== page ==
The role of Water Buffalo in Lantau
Biodiversity Conservation

Credit : Ann W Y To
Credit : Ann W Y To

About the project

Water Buffalo (Bubalus bubalis) are fascinating large mammals predominantly present in Southeast Asia and with an estimated global population size of over 200 million. Due to their exceptional significance to ecosystem functioning, buffalo are popularly considered 'ecosystem engineers'. Yet historically, systematic scientific research is lacking concerning buffalo population dynamics, social behaviour, and their impact on wildlife and humans. In addition, how humans perceive buffalo remain unexplored. 

Lantau, a large island located in the western part of Hong Kong, is rich in biodiversity. Among other species, the island is home to a free-roaming water buffalo population, which provides a unique opportunity to fill in the gaps in buffalo scientific research. The current project supported by the Lantau Conservation Fund will assess the role of buffalo in Lantau’s biodiversity, by taking a behavioural ecology and social sciences approach. The project is led by an interdisciplinary team of researchers and has the two following major objectives:

• Behavioural ecology: Determination of the buffalo population size, growth, and vegetation use during dry and wet seasons of the year. Additionally, investigate the social and ranging behaviour of the buffalo (herds).

• Social science: Investigation of buffalo-human relations to assess anthropogenic influences on buffalo as agents of conservation. Scientific knowledge generated from the project will not only be instrumental in guiding the conservation efforts of Lantau biodiversity but will advance our understanding of the behavioural and ecological implications of a large mammal in such a unique habitat.


Investigating the Lantau Island Water Buffaloes: An Unforgettable Fieldwork Experience

Ariel Wong, City University of Hong Kong

[Figure 1. Female buffalo digging wallow in Lo Uk marshland, Pui O; Figure 2. Female buffalo rolling in wallow in Lo Uk marshland, Pui O; Figure 3. CHE CHE and AMY sitting together in Ham Tin River at low tide; Figure 4. The bachelor herd bathing in San Wai river, Pui O. Credit: Ariel Wong]

As a second-year veterinary student, I was extremely honoured to be selected for an undergraduate project fellowship from the Association for the Study of Animal Behaviour (ASAB, see link here: to address the above-mentioned questions. ASAB is a leading organisation that promotes and supports the study of animal behaviour. I’m still analysing my data, so I will share my field experience below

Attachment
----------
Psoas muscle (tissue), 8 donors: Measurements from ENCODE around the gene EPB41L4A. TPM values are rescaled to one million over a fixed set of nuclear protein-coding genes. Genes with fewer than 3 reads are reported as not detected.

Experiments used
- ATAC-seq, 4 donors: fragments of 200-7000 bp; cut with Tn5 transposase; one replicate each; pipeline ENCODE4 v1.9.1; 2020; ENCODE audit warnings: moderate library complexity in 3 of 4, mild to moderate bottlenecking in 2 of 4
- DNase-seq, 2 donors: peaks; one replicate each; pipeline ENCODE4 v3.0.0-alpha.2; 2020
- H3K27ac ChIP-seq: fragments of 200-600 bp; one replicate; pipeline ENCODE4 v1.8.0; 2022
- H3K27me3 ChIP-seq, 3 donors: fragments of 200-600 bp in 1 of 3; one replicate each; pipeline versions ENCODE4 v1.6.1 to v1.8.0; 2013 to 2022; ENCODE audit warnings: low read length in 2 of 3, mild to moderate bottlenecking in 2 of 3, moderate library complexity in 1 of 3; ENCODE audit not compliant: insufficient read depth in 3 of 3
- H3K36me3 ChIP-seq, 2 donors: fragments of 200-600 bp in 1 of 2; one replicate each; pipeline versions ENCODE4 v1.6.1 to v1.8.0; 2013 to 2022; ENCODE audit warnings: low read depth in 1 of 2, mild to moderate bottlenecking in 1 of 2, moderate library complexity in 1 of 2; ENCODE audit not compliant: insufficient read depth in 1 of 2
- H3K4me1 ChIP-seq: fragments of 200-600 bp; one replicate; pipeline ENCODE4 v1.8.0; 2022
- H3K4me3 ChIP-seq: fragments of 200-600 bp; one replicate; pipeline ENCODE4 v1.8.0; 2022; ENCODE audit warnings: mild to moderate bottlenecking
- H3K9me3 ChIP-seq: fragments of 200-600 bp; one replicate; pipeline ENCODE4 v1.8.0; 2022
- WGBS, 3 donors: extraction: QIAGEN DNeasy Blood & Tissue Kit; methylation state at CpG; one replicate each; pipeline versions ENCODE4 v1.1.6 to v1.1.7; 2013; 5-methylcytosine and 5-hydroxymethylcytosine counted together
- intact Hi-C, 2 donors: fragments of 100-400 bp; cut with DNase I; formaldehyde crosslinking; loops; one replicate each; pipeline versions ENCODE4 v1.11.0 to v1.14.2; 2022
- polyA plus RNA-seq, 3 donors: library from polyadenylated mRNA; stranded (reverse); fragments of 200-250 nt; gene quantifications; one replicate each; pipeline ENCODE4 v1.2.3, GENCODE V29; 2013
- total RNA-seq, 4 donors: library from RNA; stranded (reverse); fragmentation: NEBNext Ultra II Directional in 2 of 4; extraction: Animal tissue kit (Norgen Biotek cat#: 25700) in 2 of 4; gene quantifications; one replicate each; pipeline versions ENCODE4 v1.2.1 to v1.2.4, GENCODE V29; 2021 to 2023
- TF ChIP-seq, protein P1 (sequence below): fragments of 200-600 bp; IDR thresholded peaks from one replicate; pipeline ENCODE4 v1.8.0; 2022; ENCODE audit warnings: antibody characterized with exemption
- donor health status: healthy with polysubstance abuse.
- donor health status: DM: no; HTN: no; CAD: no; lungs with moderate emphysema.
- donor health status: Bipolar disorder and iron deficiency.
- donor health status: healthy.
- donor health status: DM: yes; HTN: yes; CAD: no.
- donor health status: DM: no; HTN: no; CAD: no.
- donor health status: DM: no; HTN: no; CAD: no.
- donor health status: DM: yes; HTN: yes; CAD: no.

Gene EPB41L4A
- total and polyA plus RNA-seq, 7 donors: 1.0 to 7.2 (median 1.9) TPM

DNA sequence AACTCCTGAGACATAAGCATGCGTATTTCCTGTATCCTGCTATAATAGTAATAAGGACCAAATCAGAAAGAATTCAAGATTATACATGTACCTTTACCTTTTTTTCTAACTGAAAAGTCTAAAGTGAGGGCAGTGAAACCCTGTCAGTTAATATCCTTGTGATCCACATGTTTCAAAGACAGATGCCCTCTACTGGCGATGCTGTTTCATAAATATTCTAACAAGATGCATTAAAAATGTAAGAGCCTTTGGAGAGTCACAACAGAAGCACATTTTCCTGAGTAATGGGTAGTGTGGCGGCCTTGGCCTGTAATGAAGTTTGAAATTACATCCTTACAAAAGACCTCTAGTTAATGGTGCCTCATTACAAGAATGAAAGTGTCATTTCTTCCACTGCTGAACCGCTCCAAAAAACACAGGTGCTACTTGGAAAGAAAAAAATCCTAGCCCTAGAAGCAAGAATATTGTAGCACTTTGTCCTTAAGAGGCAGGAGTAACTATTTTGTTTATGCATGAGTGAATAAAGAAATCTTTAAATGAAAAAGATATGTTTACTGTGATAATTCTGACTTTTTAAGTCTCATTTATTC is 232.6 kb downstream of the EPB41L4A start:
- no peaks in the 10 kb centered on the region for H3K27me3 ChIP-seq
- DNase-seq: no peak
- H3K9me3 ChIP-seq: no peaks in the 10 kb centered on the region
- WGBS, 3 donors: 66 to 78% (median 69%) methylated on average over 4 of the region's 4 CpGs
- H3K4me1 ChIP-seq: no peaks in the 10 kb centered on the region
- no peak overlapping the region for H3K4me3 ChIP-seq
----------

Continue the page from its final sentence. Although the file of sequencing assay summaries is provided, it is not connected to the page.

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In the Shadows of Skyscrapers: the Unconventional Human-Buffalo Interplay in Hong Kong

Dr. Danhe Yang

[Photo: Buffalo's Close-Up: A Nosey Moment, Shui Hau, Lantau Island. Credit: Dr. Danhe Yang]

As cultural anthropologists, we need to study animals and, more importantly, comprehend human-animal relationships beyond our species, HUMAN. Traditional anthropology has predominantly focused on humans alone, portraying animals as passive objects in the background, examining their symbolic meanings and/or utilitarian values to humans only, and sidelining other relational practices. However, in recent years, influenced by the philosophical concept of the 'Animal turn', anthropology has been expanding its scope.

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Buffalo on the beach

Dr. Debottam Bhattacharjee

[Photo: A herd of buffalo at Pui O beach, Lantau Island, Hong Kong. Credit: Dr. Debottam Bhattacharjee]

The Lantau island is highly rich in biodiversity and home to many different species, one of them being the buffalo. Interestingly, the not-so-big population of feral buffalo is one of the top attractions to travellers visiting the island. But these animals are much more than just tourist attractions; they are an integral part of the island and are of significant value to the functioning of the Lantau ecosystem.

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Chapters from the Field

Dr. Debottam Bhattacharjee & Dr. Danhe Yang

Feral water buffalo hanging out on the beach (credit: Debottam Bhattacharjee)

Subtropical summers aren’t just tough on us–feral water buffalo feel the heat too! But Hong Kong’s iconic animals have some slick strategies up their hooves for thriving in scorching conditions. Watching them reveals a surprising parallel to our own social lives. As the sun set, buffaloes roamed beyond the fields, partaking in a nightly dance with residents as villagers peacefully walked alongside these gentle giants, unveiling an unplanned interaction that offers a heartfelt glimpse into the natural flow of life in this tranquil South Lantau community.

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Organisations involved


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